For the past few decades there has been raging a kind of subterranean debate, one of monumental importance. It is a debate about the Holocaust – not whether or not it “happened” (this is a meaningless claim), but rather, how it happened, through what means, and to what extent. On the one hand we have the traditional, orthodox view: the six million Jewish casualties, the gas chambers, the cremation ovens and mass graves. On the other hand there is a small, renegade band of writers and researchers who refuse to accept large parts of this story. These revisionists, as they call themselves, present counter-evidence and ask tough questions. Among the issues they raise are these:
- There is no trace of a ‘Hitler order’ to exterminate the Jews;
- key witnesses have either falsified or greatly exaggerated important aspects of their stories;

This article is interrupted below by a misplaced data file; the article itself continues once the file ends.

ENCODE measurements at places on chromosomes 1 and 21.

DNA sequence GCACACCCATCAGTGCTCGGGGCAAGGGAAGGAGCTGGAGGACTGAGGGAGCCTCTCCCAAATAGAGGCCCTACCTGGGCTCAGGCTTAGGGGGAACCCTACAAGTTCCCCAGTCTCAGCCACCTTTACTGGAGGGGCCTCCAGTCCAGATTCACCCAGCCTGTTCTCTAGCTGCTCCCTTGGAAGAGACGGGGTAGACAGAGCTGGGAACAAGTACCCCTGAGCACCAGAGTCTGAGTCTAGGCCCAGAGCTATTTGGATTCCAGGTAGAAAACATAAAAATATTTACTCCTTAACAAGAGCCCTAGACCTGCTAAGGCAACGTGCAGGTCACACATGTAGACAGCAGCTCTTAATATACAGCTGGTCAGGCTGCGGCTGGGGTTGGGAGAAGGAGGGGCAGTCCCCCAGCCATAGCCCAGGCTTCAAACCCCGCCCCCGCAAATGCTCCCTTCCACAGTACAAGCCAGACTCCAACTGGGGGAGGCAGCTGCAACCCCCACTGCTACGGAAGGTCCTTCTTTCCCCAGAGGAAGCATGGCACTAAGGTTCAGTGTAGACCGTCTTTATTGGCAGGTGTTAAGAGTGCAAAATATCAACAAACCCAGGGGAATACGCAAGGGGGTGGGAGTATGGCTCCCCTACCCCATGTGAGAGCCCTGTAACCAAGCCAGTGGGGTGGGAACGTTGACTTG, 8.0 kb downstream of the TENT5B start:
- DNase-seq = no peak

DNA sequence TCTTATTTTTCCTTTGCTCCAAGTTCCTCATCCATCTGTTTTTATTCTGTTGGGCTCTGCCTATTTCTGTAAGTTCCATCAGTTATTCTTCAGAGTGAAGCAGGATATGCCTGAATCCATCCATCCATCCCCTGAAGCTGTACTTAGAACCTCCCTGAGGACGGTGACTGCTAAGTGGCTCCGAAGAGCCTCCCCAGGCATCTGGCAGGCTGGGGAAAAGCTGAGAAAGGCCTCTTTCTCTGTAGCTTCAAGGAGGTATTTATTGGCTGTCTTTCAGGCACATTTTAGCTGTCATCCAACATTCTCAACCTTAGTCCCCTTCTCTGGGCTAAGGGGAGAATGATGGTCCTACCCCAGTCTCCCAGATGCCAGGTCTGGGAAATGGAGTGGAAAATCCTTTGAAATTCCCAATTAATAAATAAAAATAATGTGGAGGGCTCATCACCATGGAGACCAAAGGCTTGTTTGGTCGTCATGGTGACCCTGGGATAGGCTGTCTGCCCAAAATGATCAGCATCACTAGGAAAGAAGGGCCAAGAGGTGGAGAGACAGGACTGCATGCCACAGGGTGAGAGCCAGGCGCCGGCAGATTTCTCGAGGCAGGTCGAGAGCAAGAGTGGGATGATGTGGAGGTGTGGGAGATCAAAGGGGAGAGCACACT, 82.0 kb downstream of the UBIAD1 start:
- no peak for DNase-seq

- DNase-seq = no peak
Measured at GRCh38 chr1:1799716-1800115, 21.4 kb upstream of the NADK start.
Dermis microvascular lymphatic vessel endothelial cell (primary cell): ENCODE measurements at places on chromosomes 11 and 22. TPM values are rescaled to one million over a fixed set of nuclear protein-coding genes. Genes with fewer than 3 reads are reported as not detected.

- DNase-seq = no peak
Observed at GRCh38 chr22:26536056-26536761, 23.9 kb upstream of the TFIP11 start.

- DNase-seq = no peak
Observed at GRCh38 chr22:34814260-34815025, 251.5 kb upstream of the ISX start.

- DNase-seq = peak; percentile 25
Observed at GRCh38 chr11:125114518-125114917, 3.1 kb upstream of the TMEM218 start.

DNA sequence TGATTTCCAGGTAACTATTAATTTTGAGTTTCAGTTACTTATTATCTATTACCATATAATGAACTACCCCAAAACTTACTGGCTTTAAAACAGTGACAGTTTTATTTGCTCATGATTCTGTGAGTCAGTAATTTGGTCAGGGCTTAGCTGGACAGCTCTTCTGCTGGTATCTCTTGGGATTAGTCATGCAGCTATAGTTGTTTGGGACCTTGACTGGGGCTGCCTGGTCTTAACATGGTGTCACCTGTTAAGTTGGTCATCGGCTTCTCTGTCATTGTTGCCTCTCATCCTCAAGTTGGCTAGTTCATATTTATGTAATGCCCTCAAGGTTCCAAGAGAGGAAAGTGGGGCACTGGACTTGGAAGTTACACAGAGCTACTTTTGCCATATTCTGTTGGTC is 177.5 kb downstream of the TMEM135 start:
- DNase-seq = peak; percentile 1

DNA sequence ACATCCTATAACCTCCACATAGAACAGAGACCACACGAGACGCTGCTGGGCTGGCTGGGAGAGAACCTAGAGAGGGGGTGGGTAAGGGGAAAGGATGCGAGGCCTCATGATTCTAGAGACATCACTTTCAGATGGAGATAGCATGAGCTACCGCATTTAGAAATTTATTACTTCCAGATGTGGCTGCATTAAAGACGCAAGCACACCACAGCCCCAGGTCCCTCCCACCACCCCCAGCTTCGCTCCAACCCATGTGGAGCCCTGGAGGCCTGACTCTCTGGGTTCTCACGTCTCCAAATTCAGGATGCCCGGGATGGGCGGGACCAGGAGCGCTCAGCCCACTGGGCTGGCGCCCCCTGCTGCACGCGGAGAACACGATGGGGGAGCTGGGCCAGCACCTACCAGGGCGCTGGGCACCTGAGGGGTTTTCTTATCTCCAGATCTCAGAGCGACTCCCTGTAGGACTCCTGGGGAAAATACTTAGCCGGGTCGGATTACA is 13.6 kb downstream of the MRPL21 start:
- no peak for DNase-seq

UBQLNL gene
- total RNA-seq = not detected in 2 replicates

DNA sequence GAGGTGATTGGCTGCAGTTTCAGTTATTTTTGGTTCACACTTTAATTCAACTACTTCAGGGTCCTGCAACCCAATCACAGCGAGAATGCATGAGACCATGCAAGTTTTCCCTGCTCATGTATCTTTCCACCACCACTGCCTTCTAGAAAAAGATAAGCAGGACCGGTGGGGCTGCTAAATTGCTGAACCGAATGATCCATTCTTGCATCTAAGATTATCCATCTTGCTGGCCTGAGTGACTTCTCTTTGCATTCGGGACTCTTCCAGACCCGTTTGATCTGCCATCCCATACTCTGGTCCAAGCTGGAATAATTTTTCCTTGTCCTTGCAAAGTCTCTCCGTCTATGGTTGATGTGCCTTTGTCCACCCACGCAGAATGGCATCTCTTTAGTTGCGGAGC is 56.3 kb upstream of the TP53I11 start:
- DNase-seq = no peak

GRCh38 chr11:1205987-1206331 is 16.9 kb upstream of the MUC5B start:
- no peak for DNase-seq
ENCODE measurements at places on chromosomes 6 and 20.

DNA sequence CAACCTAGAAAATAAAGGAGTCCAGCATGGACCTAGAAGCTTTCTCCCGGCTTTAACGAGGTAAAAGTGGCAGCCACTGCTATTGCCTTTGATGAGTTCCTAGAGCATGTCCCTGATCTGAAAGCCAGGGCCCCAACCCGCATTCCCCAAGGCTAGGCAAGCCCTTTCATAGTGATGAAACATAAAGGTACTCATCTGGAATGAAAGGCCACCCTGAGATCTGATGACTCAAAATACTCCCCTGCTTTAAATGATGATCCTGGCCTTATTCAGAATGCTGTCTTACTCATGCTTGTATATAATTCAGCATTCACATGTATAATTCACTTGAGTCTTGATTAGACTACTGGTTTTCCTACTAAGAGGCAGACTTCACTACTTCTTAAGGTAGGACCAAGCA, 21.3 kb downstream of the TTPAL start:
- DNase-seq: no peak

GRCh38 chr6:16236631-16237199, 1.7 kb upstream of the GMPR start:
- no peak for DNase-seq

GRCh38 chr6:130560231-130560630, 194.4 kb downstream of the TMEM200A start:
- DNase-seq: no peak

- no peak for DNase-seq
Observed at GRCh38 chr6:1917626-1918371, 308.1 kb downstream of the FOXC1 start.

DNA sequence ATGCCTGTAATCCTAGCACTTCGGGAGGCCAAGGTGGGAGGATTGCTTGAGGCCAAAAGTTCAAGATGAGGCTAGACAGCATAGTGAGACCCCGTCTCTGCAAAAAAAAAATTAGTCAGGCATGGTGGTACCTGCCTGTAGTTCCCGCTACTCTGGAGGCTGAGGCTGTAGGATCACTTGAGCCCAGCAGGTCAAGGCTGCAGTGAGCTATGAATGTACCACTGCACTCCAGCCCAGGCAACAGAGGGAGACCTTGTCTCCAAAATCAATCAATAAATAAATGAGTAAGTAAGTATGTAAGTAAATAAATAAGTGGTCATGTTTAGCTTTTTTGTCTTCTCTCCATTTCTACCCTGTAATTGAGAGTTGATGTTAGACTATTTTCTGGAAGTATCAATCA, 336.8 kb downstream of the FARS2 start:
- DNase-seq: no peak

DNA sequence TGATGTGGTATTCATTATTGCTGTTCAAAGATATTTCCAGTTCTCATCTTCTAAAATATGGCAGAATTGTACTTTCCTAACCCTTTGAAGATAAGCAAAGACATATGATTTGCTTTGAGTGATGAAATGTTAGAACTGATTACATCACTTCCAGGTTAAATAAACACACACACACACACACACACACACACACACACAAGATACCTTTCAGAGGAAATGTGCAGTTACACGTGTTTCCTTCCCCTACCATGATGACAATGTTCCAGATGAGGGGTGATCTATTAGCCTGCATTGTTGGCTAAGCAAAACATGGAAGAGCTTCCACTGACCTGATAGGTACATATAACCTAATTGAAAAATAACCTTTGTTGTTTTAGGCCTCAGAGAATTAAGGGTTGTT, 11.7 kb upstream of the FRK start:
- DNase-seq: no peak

- major death camps – Belzec, Chelmno, Sobibor, and Treblinka – have all but vanished;
- we find little evidence of disturbed earth for mass graves;
- we find few remains of the millions of alleged victims – neither bones nor ash;
- mass-gassing with Zyklon-B would be nearly impossible without ventilators and ceiling holes;
- mass-gassing with diesel engine exhaust is practically impossible, given the low level of carbon monoxide;
- wartime air photos of Auschwitz show none of the alleged mass-burnings or cremations;
- the ‘6 million’ number has no basis in fact, and actually traces back decades before the war;
- trends in Jewish world population strongly suggest less than 6 million lost; and
- the present number of “survivors” – currently over 1 million – implies few wartime deaths.
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